Three suspects of indecent assault, which took place at the naval base in Den Helder, risk up to 3 months’ imprisonment. The Public Prosecutor has demanded this from the Court in Arnhem on Monday 13 July. As there have been more incidents, the Central Organisation for Defence Integrity has launched an investigation.
A young sailor made the switch to the Dutch submarine Dolphin. New to the group, he became the target of harassment, he declared. On 17 May 2018, he was pushed to the ground in the canteen at the naval base by two men, after which a third man lowered his trousers and hit the sailor’s body with his penis, according to the report. The suspect also lay down on top of the sailor and made ‘sexual movements’.
The Royal Netherlands Marechaussee launched a major investigation. Telephone taps were placed, an observation team kept an eye on the three of them, and bugging equipment was placed in hotel New York in Rotterdam, where the three came together regularly. Two corporals were witnesses, but they were very reticent in their statements.
From the phone taps it became clear that the three suspects had matched their statements. When Nicky G. (28) was confronted with those tap conversations, he admitted that they wanted to blame the victim. 35-year-old Raymond van de P. is a sergeant. He was the highest ranking officer of the three suspects. He’s accused of ordering the victim to orally satisfy G. or take a hammer in his mouth. The victim subsequently put his teeth into the hammer.
The three suspects described the incident as horseplay. One of them, Corporal Joseph M. (28), also said: ‘It was the culture within the submarine service.’ They said that only afterwards did they notice that the victim did not like it. Van de P. denies having had a leading role. The three men have been suspended since May 2018, but are formally still in military service.
Investigation into ‘flawed culture’
The prosecutor said there are too many incidents within the armed forces. ‘A flawed culture is perpetuated.’ He demanded 3 months of military detention against Van de P. The other two defendants both face 120 hours of community service and 2 weeks’ probationary military detention. Military detention is not much different from a regular prison sentence, but convicted people will serve their sentences in a military prison.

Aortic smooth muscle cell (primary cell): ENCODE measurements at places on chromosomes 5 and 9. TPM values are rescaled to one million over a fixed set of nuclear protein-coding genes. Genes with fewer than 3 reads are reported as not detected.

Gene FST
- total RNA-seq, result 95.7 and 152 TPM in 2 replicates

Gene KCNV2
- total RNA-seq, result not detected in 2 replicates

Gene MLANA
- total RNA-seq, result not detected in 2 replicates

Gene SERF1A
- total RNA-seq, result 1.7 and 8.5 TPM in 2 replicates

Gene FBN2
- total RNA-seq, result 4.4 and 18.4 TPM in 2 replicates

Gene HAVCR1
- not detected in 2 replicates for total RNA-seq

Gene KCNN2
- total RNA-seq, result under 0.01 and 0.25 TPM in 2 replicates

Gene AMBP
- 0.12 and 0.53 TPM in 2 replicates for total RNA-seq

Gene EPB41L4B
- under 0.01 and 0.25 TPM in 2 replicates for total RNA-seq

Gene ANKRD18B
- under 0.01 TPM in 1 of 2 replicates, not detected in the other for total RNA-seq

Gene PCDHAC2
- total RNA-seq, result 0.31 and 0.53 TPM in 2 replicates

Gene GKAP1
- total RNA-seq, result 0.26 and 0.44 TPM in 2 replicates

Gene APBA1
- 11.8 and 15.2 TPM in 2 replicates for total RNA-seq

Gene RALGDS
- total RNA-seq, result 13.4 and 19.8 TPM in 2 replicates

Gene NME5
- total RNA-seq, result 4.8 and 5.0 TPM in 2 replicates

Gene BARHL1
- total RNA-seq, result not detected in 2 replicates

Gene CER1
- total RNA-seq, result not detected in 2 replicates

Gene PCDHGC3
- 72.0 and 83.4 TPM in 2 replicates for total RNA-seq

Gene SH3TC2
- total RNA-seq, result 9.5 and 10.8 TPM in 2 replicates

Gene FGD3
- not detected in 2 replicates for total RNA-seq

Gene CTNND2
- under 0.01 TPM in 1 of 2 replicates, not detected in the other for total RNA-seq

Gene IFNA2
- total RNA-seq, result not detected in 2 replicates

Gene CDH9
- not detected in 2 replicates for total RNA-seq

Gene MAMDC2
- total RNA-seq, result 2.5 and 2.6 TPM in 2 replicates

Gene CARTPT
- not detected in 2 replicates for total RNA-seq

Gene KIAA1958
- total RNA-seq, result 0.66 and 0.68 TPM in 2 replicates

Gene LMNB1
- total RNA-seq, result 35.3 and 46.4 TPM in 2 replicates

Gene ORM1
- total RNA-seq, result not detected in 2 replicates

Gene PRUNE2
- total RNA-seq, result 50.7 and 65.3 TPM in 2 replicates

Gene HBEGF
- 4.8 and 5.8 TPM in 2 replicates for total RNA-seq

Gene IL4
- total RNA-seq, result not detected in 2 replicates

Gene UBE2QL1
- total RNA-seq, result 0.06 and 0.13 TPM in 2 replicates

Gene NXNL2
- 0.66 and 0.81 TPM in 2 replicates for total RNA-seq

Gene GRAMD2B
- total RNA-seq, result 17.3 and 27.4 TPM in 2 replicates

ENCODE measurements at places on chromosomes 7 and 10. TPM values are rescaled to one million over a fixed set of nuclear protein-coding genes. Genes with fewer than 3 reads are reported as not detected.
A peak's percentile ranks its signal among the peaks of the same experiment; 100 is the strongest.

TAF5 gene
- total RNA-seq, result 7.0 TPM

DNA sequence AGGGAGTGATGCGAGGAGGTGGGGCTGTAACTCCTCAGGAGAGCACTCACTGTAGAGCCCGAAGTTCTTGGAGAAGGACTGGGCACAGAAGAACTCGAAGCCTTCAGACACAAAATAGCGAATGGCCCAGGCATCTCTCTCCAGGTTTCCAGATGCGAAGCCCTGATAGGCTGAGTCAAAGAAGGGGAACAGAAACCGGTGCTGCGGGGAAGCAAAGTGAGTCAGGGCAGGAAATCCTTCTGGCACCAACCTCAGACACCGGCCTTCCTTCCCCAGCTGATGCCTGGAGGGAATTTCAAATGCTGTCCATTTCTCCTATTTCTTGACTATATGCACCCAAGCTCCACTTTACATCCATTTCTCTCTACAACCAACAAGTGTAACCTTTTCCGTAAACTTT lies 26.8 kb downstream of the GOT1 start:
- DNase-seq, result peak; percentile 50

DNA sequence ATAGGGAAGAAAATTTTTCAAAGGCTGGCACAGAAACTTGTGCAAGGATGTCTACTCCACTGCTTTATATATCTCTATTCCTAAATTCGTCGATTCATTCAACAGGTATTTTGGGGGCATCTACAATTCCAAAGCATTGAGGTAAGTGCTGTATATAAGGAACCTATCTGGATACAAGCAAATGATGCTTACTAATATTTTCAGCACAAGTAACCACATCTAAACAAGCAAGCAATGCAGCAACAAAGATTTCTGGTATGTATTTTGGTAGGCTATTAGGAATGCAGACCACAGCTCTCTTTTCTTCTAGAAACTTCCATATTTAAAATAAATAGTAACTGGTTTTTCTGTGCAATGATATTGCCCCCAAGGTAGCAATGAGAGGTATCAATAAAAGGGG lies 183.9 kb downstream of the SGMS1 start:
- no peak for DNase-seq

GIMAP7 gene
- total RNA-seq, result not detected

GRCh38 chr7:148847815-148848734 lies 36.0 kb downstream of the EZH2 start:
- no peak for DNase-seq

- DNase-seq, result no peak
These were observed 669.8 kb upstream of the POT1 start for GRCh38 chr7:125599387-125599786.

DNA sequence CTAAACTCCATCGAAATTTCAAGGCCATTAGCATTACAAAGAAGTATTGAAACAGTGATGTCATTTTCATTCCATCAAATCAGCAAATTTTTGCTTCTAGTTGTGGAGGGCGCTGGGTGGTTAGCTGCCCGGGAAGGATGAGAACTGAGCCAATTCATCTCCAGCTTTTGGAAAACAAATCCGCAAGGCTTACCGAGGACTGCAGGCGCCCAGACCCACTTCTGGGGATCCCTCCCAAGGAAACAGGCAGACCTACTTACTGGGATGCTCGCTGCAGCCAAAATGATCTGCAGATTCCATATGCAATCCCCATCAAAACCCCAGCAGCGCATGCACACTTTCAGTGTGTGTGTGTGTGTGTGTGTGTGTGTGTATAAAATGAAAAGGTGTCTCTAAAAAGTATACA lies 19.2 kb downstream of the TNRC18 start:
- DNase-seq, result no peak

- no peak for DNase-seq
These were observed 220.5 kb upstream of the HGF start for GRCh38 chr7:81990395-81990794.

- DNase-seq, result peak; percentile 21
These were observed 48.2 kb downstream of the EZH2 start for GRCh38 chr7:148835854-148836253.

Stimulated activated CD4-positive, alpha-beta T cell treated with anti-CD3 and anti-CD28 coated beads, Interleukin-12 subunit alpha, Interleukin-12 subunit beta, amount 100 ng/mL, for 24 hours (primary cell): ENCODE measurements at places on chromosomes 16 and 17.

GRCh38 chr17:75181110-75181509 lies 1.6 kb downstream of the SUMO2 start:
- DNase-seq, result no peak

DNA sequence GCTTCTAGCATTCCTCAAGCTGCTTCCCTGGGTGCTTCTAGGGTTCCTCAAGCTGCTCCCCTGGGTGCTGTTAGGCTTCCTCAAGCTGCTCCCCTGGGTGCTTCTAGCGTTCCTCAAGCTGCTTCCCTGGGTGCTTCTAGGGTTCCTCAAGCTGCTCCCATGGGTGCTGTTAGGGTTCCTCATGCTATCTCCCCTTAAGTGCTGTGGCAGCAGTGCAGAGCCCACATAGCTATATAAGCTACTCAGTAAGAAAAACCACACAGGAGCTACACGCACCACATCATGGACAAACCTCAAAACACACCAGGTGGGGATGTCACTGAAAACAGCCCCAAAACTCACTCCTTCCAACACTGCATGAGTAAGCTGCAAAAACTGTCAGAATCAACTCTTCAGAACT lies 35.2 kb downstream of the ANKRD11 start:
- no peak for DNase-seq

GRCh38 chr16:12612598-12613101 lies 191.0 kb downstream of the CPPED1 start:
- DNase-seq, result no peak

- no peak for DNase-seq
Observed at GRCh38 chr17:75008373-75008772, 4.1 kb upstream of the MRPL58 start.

Last week, the Dutch Central Organisation for Defence Integrity (COID) announced it would launch an investigation into the culture within the Submarine Service. This culture is suspected of having a negative impact on a socially safe working and living environment. For a number of young soldiers who wanted to work in the Submarine Service at the beginning of this year, it was probably also the reason to choose to work elsewhere in the Navy.
Over the past 2 years there have been a total of 4 official reports of undesirable behaviour by colleagues of the Submarine Service. In 2 cases, this led to a report being filed with the Royal Netherlands Marechaussee. This includes the case above. The last report dates from Friday 3 July. A soldier has also been suspended in this case. In May this year there were also reports of sexual offences on board of the navy’s Karel Doorman.
As far as Commander of the Royal Netherlands Navy Vice Admiral Rob Kramer is concerned, everyone in the Navy must be able to count on a safe working and living environment: ‘An environment in which we treat each other with respect and in which we call each other to account for unacceptable behaviour. We have received signals of undesirable behaviour from the Submarine Service. I take that very seriously and so we take steps. At the same time, I am pleased that people report these kinds of situations. That’s important, because this allows us to do something about it.’
Investigation delayed due to Covid-19
In connection with the coronary measures, it has proved difficult for the COID to conduct personal interviews in recent months. As a result, the investigation has been somewhat delayed. The findings are expected after the summer. In the meantime, talks are being held within the Submarine Service on the right way of dealing with each other. Staff are encouraged to speak to each other about undesirable behaviour and to report this if it occurs.
Source (in part): ANP